Also on the plus side, Kathie Lee Gifford knocks herself out as Miss Hannigan. Though the former talk show queen may not be naturally funny, she is making a game attempt, and one has to admire her complete commitment to the role.
As Warbucks' personal secretary, Grace Farrell, Elizabeth Broadhurst gives a warm and winning performance, while Scott Willis provides energy and style as the dastardly Rooster Hannigan. And, as Molly, six-year-old Anastasia Korbal steals all the orphanage scenes because she's got the sort of classic show biz adorability that audiences adore.
In some ways, however, Charnin is fighting a losing battle in engaging audiences. First and foremost, the show is ensconced in a theater so large, with a stage so distant from most of the spectators, that it inevitably loses some of its inherent impact.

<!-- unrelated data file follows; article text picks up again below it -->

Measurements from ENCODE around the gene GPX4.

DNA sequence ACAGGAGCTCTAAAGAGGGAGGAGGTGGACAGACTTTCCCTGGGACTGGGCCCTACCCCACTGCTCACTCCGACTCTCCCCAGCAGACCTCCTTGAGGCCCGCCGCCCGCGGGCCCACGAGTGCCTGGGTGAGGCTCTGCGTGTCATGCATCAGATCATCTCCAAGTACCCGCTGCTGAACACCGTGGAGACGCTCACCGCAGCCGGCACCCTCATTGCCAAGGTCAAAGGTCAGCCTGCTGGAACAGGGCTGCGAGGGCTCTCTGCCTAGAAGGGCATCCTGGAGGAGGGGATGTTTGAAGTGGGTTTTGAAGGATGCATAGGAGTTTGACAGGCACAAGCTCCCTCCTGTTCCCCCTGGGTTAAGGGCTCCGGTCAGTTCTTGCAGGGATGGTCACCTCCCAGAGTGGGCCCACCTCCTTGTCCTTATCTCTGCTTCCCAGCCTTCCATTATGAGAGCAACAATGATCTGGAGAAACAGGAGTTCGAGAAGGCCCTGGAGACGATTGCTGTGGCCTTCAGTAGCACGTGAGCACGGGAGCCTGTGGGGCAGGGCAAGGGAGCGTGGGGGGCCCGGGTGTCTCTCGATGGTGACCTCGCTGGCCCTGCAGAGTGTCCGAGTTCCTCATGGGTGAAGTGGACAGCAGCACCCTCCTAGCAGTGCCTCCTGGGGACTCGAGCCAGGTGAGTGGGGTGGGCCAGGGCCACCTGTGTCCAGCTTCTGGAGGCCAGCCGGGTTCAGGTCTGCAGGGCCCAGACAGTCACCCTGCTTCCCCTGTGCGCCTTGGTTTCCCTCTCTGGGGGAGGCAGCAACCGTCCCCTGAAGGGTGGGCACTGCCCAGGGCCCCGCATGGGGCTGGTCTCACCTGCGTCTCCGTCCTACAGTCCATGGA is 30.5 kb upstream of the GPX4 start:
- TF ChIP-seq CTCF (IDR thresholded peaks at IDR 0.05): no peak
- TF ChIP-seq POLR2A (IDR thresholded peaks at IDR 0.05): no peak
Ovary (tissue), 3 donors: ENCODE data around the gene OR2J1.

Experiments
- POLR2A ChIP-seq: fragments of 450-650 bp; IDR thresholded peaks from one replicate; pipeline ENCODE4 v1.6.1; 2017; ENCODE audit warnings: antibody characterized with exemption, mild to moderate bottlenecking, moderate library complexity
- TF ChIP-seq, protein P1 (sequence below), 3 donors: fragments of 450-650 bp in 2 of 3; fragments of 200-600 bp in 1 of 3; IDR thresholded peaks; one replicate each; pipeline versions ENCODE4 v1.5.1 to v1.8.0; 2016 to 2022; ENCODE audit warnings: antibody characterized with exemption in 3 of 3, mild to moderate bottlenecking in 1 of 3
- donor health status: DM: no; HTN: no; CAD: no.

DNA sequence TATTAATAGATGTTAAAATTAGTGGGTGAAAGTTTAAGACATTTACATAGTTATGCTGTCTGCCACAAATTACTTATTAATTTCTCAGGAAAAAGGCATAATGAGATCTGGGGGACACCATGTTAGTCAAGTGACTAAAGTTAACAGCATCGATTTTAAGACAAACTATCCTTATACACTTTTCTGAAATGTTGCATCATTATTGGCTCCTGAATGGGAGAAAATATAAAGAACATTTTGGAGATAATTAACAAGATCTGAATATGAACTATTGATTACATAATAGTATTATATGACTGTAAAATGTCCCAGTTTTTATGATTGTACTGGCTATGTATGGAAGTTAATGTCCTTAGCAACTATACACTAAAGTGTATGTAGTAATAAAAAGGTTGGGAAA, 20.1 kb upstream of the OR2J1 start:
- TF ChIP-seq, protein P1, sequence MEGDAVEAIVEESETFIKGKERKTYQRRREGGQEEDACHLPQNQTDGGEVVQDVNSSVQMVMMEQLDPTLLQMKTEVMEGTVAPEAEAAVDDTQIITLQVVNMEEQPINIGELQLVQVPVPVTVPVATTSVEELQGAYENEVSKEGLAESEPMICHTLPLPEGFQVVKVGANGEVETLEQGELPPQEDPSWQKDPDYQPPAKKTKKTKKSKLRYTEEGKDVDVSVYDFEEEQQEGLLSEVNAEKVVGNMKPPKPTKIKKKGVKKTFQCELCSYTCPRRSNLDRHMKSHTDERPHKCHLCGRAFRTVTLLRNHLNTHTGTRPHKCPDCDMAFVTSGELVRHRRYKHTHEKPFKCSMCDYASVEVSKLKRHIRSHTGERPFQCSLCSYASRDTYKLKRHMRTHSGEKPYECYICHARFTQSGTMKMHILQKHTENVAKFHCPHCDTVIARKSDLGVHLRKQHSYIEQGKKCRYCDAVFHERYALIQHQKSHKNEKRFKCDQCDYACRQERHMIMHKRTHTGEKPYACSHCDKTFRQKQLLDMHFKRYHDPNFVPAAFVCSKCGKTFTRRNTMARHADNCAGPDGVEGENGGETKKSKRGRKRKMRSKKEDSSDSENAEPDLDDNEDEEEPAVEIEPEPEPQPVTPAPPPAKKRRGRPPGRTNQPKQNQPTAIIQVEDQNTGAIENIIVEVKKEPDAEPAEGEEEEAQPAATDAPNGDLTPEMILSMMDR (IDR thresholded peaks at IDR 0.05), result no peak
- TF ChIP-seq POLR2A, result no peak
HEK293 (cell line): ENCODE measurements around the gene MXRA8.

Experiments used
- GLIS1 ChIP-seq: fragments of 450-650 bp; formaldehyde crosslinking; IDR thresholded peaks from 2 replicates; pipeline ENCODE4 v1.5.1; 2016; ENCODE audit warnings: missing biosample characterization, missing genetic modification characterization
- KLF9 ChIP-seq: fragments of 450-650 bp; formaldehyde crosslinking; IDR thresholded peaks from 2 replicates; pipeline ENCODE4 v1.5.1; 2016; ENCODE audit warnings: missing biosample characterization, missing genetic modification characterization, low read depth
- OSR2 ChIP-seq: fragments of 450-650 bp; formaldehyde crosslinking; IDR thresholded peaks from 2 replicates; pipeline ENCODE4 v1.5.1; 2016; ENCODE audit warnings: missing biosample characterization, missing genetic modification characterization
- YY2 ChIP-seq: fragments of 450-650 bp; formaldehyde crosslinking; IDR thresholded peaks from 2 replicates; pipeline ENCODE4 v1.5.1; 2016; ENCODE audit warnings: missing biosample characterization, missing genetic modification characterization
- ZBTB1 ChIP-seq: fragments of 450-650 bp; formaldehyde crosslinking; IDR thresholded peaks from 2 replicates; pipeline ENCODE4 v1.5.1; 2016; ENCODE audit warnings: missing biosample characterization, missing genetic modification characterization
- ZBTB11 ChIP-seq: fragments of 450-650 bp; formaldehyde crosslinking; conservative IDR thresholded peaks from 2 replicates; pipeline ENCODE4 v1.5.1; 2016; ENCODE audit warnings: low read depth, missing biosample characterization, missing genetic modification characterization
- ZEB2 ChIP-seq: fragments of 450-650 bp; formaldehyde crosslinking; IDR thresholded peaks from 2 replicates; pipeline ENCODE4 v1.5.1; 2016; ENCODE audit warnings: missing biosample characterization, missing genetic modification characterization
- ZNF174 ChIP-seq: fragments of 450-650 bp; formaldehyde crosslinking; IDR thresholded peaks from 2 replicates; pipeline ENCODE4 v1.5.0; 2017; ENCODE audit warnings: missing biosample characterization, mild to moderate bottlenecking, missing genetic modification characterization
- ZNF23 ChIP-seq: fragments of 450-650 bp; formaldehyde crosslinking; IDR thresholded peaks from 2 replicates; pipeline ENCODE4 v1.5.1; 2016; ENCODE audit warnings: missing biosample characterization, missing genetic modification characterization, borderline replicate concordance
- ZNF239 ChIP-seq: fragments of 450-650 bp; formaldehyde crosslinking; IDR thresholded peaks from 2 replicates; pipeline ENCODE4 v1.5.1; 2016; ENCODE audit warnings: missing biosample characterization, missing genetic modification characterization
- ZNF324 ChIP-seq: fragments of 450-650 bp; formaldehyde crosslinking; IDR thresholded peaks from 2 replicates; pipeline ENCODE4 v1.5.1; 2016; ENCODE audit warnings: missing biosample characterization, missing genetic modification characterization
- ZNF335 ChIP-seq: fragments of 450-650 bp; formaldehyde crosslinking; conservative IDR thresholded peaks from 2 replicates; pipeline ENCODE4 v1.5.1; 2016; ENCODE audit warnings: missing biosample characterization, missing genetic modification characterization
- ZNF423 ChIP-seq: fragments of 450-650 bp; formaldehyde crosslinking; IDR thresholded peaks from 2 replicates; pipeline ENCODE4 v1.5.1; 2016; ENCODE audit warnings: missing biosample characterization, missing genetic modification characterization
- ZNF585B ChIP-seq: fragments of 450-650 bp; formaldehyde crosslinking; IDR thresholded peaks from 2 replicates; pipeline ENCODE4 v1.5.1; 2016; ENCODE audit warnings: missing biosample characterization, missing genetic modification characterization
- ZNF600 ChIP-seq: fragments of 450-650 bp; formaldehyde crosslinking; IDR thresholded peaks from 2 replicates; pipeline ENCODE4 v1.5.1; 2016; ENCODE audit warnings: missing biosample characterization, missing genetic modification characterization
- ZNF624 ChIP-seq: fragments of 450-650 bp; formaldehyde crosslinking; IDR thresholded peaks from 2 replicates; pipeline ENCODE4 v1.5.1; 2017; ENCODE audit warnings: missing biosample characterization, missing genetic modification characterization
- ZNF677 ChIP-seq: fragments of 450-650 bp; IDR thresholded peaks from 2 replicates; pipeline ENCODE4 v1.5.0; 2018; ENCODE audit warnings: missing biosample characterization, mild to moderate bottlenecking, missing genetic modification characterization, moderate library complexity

Secondly, Marissa O'Donnell, who plays the title role of Annie, is not just the biggest girl on stage -- she looks positively pubescent -- but she also comes off as a benevolent bully rather than a tough little tyke who protects the smaller kids. Though she sings "Tomorrow" with the requisite belt, this kid has no charm. As for Daddy Warbucks, Conrad John Schuck, who has played this role thousands of times, appears to be walking through the show.
The set design is emblematic of this production's unevenness. On the one hand, there is a fireplace with a fake, painted fire that looks like something out of a high school production. On the other hand, there is an impressive staircase in the Oliver Warbucks mansion. The scenery, like the show as a whole, is a series of ups and downs.
And what about Sandy, Annie's beloved dog? Chew on this bone for a bit: Lola, the lovable, shaggy canine that plays the pooch, understudied the role in the 20th anniversary production of Annie. Now, she's the star! Who says that good things don't come to those wait, or that you can't teach an old dog new tricks?
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